We have a Phillips GC4420, but it cost too much to use it during the week, so we only use it weekends and public holidays - off peak rates.
For little jobs during the week we have a small Sunbeam Pro Travel ($32). It only uses 600W and does a surprisingly good job. Even at 600W we still use it sparingly to keep costs down.
We know people who never iron anything, apart from small touchups, and others that spend every day ironing practically everything. We're somewhere in between, but it still costs way too much!
Also why we boil the kettle on the gas stove rather than use an electric.

 
 
 
 
 

 

Adam's opinion:

  • Member since: 24 Jun 14
  • 3 Comments
  • 0 Replies
+1
 
User Profile

2 MONTHS AGO | I bought the Russell Hobbs Steamgilde a couple of weeks ago on the back of this review. To my mind it's a good iron for the price - does what it says it does. There are only two drawbacks. The first is that it's a little heavy for my liking, though not excessively. The other is that there's a pinhole in the water reservoir cover which leads directly to the reservoir. I'm not sure why it's there, but if the iron gets moved around a lot (I tend to iron in a hurry) small amounts of water come out of the pinhole and it either drips down the iron when it's standing and pools on the ironing board, or ends up on the clothing.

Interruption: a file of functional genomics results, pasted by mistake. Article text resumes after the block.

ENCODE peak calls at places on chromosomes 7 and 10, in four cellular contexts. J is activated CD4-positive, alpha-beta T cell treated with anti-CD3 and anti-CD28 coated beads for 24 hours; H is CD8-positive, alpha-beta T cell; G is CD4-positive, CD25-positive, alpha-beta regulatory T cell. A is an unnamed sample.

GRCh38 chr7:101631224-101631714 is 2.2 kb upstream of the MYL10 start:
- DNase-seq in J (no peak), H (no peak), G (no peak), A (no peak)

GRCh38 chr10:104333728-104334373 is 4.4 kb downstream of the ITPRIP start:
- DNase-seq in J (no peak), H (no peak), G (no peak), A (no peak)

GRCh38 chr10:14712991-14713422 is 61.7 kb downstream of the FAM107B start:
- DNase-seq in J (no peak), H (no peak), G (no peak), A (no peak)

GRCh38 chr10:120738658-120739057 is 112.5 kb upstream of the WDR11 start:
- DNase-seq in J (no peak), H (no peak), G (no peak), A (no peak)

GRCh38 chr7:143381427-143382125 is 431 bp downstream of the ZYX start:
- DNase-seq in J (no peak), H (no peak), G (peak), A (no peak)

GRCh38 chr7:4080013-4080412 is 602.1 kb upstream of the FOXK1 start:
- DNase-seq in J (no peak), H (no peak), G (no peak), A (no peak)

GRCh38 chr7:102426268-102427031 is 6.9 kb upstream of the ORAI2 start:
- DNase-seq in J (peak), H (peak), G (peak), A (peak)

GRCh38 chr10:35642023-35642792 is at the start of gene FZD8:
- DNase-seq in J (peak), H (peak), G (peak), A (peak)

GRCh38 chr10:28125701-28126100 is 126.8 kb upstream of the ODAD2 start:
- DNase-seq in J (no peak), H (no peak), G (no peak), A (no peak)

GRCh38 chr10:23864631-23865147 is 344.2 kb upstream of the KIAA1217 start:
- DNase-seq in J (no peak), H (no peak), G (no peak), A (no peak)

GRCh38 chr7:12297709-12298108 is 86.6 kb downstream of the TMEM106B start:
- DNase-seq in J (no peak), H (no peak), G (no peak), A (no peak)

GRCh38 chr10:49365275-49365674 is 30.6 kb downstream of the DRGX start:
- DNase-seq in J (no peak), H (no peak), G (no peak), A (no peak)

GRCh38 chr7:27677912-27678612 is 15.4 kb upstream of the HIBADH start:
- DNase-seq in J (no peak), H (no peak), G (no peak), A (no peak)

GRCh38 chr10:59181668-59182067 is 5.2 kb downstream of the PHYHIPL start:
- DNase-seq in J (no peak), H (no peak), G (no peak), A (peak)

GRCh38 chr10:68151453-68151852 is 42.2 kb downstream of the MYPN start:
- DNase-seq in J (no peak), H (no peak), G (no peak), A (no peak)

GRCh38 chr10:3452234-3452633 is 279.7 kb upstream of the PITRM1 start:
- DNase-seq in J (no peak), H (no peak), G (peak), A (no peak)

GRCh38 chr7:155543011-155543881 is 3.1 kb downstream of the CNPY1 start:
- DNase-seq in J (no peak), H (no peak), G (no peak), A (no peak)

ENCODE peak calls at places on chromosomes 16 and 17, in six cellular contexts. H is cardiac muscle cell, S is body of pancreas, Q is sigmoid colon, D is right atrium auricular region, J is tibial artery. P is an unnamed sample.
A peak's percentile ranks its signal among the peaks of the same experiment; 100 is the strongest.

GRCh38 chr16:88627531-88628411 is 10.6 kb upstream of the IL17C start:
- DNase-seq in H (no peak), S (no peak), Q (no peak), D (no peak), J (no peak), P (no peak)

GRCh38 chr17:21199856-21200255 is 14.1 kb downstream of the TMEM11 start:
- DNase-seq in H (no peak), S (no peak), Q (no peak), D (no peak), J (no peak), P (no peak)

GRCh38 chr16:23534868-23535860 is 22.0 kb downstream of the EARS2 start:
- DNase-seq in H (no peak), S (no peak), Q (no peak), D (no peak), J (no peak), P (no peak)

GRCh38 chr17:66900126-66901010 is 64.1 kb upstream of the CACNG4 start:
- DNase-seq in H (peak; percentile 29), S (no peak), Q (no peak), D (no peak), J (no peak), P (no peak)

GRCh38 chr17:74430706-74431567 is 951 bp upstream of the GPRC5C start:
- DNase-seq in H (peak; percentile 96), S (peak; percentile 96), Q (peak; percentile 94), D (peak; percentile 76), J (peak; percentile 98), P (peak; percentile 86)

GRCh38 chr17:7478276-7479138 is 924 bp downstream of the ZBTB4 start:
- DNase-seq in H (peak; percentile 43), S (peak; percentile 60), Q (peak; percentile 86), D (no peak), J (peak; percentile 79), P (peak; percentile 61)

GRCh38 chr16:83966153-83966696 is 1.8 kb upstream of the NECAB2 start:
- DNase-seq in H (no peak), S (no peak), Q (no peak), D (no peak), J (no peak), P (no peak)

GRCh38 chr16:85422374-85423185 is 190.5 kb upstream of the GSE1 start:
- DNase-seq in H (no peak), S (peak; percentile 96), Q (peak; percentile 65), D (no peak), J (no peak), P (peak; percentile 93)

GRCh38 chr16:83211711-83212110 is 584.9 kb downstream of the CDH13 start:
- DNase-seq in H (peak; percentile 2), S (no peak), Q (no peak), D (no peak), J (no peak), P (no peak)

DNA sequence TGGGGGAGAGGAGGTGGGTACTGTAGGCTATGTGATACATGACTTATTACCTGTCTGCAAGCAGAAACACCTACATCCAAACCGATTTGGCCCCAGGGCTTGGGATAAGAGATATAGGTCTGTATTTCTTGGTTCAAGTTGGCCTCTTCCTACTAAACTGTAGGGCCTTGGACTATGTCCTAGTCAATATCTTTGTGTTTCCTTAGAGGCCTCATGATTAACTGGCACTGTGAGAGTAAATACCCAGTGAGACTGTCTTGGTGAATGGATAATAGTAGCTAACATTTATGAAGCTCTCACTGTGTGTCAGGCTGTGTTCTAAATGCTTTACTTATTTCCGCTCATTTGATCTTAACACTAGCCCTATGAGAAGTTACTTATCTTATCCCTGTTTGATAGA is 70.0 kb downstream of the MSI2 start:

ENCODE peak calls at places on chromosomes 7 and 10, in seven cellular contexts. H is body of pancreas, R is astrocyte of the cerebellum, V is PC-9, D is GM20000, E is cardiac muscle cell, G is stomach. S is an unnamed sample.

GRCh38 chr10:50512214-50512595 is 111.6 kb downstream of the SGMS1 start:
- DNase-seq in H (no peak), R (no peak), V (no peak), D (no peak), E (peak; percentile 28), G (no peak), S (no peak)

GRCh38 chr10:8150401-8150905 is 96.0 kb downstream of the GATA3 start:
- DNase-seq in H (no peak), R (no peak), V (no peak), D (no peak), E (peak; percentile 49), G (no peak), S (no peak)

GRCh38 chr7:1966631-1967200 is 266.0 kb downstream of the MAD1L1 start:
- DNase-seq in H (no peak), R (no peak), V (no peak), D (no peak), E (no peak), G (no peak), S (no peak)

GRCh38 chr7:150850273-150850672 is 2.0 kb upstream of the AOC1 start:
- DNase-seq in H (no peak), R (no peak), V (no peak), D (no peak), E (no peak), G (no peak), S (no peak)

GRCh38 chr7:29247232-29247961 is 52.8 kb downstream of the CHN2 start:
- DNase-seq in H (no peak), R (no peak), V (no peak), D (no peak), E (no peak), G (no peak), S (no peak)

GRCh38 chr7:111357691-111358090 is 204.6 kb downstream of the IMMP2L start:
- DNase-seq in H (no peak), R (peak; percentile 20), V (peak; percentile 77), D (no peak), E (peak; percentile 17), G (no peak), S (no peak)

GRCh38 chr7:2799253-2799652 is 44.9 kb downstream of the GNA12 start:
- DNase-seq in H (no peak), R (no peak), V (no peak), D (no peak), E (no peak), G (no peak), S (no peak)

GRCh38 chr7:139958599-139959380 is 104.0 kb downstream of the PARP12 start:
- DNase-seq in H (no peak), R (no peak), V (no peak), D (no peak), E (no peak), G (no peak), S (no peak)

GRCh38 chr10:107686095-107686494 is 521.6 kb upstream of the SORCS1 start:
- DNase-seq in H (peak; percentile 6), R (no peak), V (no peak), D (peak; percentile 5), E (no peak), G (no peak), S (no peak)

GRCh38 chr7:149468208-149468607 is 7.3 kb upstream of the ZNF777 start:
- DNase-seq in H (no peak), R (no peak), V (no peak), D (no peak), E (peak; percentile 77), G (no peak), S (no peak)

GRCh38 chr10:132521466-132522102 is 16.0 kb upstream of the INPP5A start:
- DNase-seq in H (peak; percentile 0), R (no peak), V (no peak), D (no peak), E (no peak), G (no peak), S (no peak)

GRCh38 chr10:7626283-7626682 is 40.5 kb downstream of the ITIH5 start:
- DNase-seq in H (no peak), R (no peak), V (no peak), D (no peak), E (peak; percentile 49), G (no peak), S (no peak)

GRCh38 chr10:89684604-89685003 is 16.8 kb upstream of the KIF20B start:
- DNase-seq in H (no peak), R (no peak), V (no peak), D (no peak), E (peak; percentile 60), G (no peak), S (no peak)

Glenys's opinion:

  • Member since: 24 Nov 12
  • 1 Comments
  • 0 Replies
0
 
User Profile

1 MONTH AGO | What does ns mean under Drip Protection?
Philips PerfectCare Azur GC4912/30

 
 
 
 
 

 
 

Jens's opinion:

  • Member since: 26 Aug 13
  • 3 Comments
  • 0 Replies
+1
 
User Profile

11 MONTHS AGO | Will there be an updated iron review soon? Thanks.

 
 
 
 
 

 
 

Kate's opinion:

  • Member since: 18 Jan 12
  • 1 Comments
  • 0 Replies
+2
 
User Profile

1 YEAR AGO | Unrelated to the test results of Choice recommending the Sunbeam iron, I purchased a Sunbeam Verve 68 Resilium iron last year but it has been the worst iron I have ever used. Similar to other comments posted here, I found the water leaked and spattered over clothes during use, leaving wet patches, so I am not pleased with this Sunbeam iron and intend to replace it - yet Sunbeam have had such a good reputation up until now. There is clearly a fault in its manufacture as other Choice members seem to have had the same problem of leakage and spattering. I will not purchase a Sunbeam iron again.